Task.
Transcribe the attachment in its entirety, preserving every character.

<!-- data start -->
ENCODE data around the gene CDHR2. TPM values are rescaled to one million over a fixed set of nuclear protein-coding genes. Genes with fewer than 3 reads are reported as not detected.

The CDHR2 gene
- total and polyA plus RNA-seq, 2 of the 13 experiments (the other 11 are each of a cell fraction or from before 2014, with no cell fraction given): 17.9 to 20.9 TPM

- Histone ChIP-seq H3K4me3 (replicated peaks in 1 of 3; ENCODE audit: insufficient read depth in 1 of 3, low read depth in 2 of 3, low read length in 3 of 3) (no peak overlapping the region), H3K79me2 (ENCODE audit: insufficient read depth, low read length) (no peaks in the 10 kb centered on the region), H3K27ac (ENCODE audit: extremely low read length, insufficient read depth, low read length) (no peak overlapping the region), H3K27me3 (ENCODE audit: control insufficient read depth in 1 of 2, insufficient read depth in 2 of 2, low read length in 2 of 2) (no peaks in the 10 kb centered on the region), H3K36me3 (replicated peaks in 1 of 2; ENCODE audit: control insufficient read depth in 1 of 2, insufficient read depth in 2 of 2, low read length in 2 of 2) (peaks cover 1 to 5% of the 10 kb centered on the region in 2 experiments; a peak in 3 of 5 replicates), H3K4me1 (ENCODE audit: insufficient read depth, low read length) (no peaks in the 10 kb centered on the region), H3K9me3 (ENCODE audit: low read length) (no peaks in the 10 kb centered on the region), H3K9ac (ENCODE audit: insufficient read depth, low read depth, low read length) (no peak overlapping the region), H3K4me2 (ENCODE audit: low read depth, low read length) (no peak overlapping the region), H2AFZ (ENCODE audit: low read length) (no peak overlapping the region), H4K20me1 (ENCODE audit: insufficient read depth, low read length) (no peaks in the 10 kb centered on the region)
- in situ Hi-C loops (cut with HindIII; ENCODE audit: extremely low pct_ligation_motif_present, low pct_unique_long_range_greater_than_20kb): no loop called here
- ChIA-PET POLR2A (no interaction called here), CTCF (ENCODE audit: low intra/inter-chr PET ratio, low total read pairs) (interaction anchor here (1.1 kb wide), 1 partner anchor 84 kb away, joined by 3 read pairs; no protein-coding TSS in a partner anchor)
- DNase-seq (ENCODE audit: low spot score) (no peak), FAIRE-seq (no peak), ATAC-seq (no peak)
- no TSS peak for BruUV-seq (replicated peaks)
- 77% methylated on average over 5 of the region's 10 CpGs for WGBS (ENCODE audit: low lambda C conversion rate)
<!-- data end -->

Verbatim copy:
ENCODE data around the gene CDHR2. TPM values are rescaled to one million over a fixed set of nuclear protein-coding genes. Genes with fewer than 3 reads are reported as not detected.

The CDHR2 gene
- total and polyA plus RNA-seq, 2 of the 13 experiments (the other 11 are each of a cell fraction or from before 2014, with no cell fraction given): 17.9 to 20.9 TPM

- Histone ChIP-seq H3K4me3 (replicated peaks in 1 of 3; ENCODE audit: insufficient read depth in 1 of 3, low read depth in 2 of 3, low read length in 3 of 3) (no peak overlapping the region), H3K79me2 (ENCODE audit: insufficient read depth, low read length) (no peaks in the 10 kb centered on the region), H3K27ac (ENCODE audit: extremely low read length, insufficient read depth, low read length) (no peak overlapping the region), H3K27me3 (ENCODE audit: control insufficient read depth in 1 of 2, insufficient read depth in 2 of 2, low read length in 2 of 2) (no peaks in the 10 kb centered on the region), H3K36me3 (replicated peaks in 1 of 2; ENCODE audit: control insufficient read depth in 1 of 2, insufficient read depth in 2 of 2, low read length in 2 of 2) (peaks cover 1 to 5% of the 10 kb centered on the region in 2 experiments; a peak in 3 of 5 replicates), H3K4me1 (ENCODE audit: insufficient read depth, low read length) (no peaks in the 10 kb centered on the region), H3K9me3 (ENCODE audit: low read length) (no peaks in the 10 kb centered on the region), H3K9ac (ENCODE audit: insufficient read depth, low read depth, low read length) (no peak overlapping the region), H3K4me2 (ENCODE audit: low read depth, low read length) (no peak overlapping the region), H2AFZ (ENCODE audit: low read length) (no peak overlapping the region), H4K20me1 (ENCODE audit: insufficient read depth, low read length) (no peaks in the 10 kb centered on the region)
- in situ Hi-C loops (cut with HindIII; ENCODE audit: extremely low pct_ligation_motif_present, low pct_unique_long_range_greater_than_20kb): no loop called here
- ChIA-PET POLR2A (no interaction called here), CTCF (ENCODE audit: low intra/inter-chr PET ratio, low total read pairs) (interaction anchor here (1.1 kb wide), 1 partner anchor 84 kb away, joined by 3 read pairs; no protein-coding TSS in a partner anchor)
- DNase-seq (ENCODE audit: low spot score) (no peak), FAIRE-seq (no peak), ATAC-seq (no peak)
- no TSS peak for BruUV-seq (replicated peaks)
- 77% methylated on average over 5 of the region's 10 CpGs for WGBS (ENCODE audit: low lambda C conversion rate)